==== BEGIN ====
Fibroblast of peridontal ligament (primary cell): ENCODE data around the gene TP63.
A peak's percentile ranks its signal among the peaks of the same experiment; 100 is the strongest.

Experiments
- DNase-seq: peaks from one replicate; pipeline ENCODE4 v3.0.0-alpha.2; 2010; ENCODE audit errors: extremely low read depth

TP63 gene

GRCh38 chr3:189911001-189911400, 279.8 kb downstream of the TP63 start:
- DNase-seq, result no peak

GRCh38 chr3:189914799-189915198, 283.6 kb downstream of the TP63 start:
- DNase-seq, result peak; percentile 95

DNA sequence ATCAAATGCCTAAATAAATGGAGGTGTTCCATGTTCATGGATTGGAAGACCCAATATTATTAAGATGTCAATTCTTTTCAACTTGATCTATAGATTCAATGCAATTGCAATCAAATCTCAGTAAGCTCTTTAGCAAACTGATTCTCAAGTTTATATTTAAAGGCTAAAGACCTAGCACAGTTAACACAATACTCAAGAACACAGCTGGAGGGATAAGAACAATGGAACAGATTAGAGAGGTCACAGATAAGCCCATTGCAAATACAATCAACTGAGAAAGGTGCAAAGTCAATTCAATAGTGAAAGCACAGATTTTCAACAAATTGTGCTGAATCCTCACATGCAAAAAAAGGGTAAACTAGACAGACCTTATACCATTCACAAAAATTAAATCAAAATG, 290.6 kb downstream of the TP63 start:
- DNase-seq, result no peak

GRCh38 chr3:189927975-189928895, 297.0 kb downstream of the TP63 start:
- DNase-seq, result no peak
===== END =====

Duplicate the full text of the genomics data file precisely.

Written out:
Fibroblast of peridontal ligament (primary cell): ENCODE data around the gene TP63.
A peak's percentile ranks its signal among the peaks of the same experiment; 100 is the strongest.

Experiments
- DNase-seq: peaks from one replicate; pipeline ENCODE4 v3.0.0-alpha.2; 2010; ENCODE audit errors: extremely low read depth

TP63 gene

GRCh38 chr3:189911001-189911400, 279.8 kb downstream of the TP63 start:
- DNase-seq, result no peak

GRCh38 chr3:189914799-189915198, 283.6 kb downstream of the TP63 start:
- DNase-seq, result peak; percentile 95

DNA sequence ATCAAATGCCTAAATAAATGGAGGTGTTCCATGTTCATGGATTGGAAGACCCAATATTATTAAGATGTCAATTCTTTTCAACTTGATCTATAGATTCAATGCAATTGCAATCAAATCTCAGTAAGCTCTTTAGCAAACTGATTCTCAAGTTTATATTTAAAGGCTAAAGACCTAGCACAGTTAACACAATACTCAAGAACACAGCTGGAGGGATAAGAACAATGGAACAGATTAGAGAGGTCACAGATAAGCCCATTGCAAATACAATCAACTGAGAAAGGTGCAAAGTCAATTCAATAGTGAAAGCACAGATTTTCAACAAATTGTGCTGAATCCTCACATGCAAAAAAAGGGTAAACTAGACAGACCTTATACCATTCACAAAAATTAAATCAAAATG, 290.6 kb downstream of the TP63 start:
- DNase-seq, result no peak

GRCh38 chr3:189927975-189928895, 297.0 kb downstream of the TP63 start:
- DNase-seq, result no peak